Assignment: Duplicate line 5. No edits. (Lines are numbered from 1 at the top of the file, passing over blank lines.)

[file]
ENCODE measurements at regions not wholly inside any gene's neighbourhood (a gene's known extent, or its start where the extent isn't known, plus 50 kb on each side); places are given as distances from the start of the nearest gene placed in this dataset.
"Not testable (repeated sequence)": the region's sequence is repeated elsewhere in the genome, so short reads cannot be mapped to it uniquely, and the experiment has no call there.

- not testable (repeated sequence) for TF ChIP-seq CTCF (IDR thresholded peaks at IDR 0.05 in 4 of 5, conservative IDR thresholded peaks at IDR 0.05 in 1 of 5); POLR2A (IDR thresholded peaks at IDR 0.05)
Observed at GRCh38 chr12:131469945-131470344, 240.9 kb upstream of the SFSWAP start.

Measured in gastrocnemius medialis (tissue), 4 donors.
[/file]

Measured in gastrocnemius medialis (tissue), 4 donors.